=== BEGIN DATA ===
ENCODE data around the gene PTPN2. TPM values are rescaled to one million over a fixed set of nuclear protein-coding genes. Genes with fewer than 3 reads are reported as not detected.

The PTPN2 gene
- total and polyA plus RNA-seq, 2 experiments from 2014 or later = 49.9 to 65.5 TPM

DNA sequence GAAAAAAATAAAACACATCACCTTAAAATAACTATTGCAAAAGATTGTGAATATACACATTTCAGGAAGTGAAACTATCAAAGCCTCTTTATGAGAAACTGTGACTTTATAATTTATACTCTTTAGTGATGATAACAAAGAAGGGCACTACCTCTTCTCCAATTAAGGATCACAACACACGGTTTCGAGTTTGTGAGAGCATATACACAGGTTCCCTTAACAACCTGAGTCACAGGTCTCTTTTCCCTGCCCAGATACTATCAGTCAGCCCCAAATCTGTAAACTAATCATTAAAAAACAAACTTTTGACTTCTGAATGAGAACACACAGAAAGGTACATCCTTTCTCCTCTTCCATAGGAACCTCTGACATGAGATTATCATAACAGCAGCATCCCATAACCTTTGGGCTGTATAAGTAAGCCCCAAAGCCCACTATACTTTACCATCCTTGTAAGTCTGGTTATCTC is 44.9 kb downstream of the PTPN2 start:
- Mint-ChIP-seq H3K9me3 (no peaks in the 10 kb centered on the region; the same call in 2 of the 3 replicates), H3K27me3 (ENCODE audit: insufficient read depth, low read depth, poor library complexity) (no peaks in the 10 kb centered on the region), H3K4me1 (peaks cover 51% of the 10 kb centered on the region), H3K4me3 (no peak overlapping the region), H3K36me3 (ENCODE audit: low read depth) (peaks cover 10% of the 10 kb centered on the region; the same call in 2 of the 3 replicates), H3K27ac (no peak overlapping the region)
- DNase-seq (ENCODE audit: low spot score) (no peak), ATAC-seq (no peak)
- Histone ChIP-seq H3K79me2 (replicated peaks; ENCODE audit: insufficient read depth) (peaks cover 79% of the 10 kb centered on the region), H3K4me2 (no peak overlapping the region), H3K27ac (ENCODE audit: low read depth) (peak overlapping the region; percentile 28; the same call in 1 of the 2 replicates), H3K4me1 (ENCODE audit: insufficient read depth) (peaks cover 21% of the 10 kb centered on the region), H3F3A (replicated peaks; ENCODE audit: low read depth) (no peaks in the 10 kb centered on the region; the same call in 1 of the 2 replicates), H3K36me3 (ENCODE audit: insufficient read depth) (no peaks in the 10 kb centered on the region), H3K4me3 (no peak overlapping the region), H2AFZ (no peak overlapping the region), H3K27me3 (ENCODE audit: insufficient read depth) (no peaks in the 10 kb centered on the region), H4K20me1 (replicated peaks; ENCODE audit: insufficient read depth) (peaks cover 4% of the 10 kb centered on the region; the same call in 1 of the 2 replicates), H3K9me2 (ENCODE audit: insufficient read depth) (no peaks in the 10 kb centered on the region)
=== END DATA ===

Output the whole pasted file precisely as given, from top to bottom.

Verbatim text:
ENCODE data around the gene PTPN2. TPM values are rescaled to one million over a fixed set of nuclear protein-coding genes. Genes with fewer than 3 reads are reported as not detected.

The PTPN2 gene
- total and polyA plus RNA-seq, 2 experiments from 2014 or later = 49.9 to 65.5 TPM

DNA sequence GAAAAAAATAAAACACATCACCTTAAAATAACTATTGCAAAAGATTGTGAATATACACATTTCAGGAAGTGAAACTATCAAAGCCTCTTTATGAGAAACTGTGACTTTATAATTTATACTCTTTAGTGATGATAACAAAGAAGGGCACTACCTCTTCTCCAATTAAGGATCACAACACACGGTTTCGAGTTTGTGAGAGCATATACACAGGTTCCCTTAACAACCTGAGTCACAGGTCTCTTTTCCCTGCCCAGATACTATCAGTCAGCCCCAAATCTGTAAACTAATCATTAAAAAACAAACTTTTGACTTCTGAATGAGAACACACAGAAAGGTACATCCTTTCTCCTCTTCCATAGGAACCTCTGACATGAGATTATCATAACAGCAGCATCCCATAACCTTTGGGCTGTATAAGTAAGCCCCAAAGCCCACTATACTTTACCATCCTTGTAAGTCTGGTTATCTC is 44.9 kb downstream of the PTPN2 start:
- Mint-ChIP-seq H3K9me3 (no peaks in the 10 kb centered on the region; the same call in 2 of the 3 replicates), H3K27me3 (ENCODE audit: insufficient read depth, low read depth, poor library complexity) (no peaks in the 10 kb centered on the region), H3K4me1 (peaks cover 51% of the 10 kb centered on the region), H3K4me3 (no peak overlapping the region), H3K36me3 (ENCODE audit: low read depth) (peaks cover 10% of the 10 kb centered on the region; the same call in 2 of the 3 replicates), H3K27ac (no peak overlapping the region)
- DNase-seq (ENCODE audit: low spot score) (no peak), ATAC-seq (no peak)
- Histone ChIP-seq H3K79me2 (replicated peaks; ENCODE audit: insufficient read depth) (peaks cover 79% of the 10 kb centered on the region), H3K4me2 (no peak overlapping the region), H3K27ac (ENCODE audit: low read depth) (peak overlapping the region; percentile 28; the same call in 1 of the 2 replicates), H3K4me1 (ENCODE audit: insufficient read depth) (peaks cover 21% of the 10 kb centered on the region), H3F3A (replicated peaks; ENCODE audit: low read depth) (no peaks in the 10 kb centered on the region; the same call in 1 of the 2 replicates), H3K36me3 (ENCODE audit: insufficient read depth) (no peaks in the 10 kb centered on the region), H3K4me3 (no peak overlapping the region), H2AFZ (no peak overlapping the region), H3K27me3 (ENCODE audit: insufficient read depth) (no peaks in the 10 kb centered on the region), H4K20me1 (replicated peaks; ENCODE audit: insufficient read depth) (peaks cover 4% of the 10 kb centered on the region; the same call in 1 of the 2 replicates), H3K9me2 (ENCODE audit: insufficient read depth) (no peaks in the 10 kb centered on the region)